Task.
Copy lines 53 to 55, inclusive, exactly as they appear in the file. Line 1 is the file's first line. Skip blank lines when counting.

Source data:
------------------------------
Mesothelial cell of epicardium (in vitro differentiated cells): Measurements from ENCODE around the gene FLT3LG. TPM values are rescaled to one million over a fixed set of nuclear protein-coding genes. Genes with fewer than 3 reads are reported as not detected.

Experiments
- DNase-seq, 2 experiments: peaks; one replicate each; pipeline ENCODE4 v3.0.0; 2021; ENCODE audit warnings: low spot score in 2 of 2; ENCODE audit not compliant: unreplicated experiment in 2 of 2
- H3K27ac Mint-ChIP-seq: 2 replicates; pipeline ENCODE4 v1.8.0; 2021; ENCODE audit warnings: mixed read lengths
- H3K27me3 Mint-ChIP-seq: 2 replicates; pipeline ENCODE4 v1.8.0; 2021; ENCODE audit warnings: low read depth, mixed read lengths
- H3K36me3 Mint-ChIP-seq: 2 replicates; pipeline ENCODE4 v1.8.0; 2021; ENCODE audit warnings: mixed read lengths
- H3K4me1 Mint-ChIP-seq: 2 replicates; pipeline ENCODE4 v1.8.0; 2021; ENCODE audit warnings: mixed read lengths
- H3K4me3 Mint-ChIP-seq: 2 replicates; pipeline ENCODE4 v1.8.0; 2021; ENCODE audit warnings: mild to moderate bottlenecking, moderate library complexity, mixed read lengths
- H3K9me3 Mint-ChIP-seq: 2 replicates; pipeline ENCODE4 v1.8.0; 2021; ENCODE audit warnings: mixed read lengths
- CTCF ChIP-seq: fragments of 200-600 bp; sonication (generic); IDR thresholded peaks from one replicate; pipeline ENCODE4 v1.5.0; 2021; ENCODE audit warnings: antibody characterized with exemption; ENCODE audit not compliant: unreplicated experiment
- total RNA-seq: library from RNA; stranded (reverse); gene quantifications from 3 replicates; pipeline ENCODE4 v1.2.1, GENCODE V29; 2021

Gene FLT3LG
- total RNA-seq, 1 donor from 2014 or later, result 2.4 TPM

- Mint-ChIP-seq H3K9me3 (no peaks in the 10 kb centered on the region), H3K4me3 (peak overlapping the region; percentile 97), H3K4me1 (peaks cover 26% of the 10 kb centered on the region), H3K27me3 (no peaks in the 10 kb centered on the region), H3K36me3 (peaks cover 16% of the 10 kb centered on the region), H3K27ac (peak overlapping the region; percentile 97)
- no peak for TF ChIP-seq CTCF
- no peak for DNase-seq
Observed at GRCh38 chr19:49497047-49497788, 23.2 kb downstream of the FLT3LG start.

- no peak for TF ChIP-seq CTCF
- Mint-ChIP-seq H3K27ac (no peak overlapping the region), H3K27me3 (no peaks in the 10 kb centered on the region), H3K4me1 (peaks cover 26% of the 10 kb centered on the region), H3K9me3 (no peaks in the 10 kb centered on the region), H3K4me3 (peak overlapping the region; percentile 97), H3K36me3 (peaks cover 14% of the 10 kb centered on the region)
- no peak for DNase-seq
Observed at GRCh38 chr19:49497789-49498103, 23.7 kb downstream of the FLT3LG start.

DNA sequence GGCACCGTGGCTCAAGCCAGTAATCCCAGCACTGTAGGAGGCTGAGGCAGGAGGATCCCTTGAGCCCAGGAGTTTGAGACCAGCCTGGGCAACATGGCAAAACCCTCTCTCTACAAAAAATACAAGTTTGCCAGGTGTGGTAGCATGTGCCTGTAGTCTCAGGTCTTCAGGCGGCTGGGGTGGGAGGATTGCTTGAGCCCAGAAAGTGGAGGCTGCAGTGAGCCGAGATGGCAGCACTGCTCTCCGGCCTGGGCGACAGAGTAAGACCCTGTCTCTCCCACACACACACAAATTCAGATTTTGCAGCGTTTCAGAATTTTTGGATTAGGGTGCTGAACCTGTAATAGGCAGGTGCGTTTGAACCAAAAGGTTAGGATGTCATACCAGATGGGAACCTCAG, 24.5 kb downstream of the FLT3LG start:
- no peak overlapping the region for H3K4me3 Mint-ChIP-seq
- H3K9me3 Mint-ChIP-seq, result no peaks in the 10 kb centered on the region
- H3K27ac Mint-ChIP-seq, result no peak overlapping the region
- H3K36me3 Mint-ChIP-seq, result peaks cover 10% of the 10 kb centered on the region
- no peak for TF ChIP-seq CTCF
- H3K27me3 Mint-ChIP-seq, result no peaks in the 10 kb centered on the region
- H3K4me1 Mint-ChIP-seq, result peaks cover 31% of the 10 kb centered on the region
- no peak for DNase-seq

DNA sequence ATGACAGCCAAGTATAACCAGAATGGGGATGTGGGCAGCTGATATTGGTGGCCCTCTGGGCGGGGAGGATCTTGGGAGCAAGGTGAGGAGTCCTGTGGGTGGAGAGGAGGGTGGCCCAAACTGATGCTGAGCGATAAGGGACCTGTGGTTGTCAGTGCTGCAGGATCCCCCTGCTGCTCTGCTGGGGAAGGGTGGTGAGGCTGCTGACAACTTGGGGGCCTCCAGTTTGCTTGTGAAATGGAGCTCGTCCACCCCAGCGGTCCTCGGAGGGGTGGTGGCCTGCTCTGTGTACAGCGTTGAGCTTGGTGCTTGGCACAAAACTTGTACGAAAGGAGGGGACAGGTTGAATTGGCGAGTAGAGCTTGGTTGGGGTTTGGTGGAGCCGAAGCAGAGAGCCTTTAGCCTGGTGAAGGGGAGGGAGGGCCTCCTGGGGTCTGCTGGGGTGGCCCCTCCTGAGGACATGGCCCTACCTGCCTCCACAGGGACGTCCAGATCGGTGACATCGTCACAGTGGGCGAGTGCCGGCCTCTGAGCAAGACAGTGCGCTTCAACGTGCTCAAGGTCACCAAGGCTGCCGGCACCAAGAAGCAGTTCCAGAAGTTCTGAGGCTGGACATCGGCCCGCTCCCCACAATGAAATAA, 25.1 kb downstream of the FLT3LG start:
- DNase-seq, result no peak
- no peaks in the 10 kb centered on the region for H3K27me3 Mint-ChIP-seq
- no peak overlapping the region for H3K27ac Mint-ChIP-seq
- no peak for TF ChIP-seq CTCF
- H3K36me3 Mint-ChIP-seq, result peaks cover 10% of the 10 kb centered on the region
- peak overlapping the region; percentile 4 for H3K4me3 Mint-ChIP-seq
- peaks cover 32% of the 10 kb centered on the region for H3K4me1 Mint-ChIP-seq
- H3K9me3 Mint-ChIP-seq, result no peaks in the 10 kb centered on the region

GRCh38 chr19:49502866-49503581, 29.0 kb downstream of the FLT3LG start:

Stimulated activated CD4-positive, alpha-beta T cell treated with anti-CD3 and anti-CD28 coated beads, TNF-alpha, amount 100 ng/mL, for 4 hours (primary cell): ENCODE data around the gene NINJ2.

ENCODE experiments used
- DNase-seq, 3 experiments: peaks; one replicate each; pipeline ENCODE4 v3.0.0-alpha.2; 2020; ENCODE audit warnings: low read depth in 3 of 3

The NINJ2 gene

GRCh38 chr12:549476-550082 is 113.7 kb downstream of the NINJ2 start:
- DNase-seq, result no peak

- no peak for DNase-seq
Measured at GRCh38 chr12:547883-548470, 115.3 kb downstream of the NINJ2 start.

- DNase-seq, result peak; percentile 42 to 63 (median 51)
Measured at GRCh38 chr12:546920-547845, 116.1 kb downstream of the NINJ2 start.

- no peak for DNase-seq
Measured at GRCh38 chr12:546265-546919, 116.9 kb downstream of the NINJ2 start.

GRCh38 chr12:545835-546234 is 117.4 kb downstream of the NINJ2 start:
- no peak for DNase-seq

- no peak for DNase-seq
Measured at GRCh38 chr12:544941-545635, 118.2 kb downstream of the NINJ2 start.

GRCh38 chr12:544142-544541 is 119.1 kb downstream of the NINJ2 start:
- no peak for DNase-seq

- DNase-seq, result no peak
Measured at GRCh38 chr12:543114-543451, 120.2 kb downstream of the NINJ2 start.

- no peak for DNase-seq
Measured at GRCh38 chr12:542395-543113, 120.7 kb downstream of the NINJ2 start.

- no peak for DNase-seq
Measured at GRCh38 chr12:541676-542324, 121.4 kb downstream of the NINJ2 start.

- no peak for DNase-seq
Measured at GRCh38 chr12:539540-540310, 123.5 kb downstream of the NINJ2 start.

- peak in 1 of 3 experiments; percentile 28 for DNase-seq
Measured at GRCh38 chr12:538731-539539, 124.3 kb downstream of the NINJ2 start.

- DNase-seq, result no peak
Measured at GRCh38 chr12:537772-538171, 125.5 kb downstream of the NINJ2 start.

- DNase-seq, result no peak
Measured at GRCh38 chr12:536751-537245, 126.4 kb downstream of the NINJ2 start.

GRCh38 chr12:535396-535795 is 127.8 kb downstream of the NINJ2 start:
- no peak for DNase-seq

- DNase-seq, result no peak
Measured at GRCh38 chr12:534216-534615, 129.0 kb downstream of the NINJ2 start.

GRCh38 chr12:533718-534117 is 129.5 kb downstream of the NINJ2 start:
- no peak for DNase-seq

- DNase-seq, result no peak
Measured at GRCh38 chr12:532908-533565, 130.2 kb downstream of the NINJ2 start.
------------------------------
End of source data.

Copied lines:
GRCh38 chr12:545835-546234 is 117.4 kb downstream of the NINJ2 start:
- no peak for DNase-seq

- no peak for DNase-seq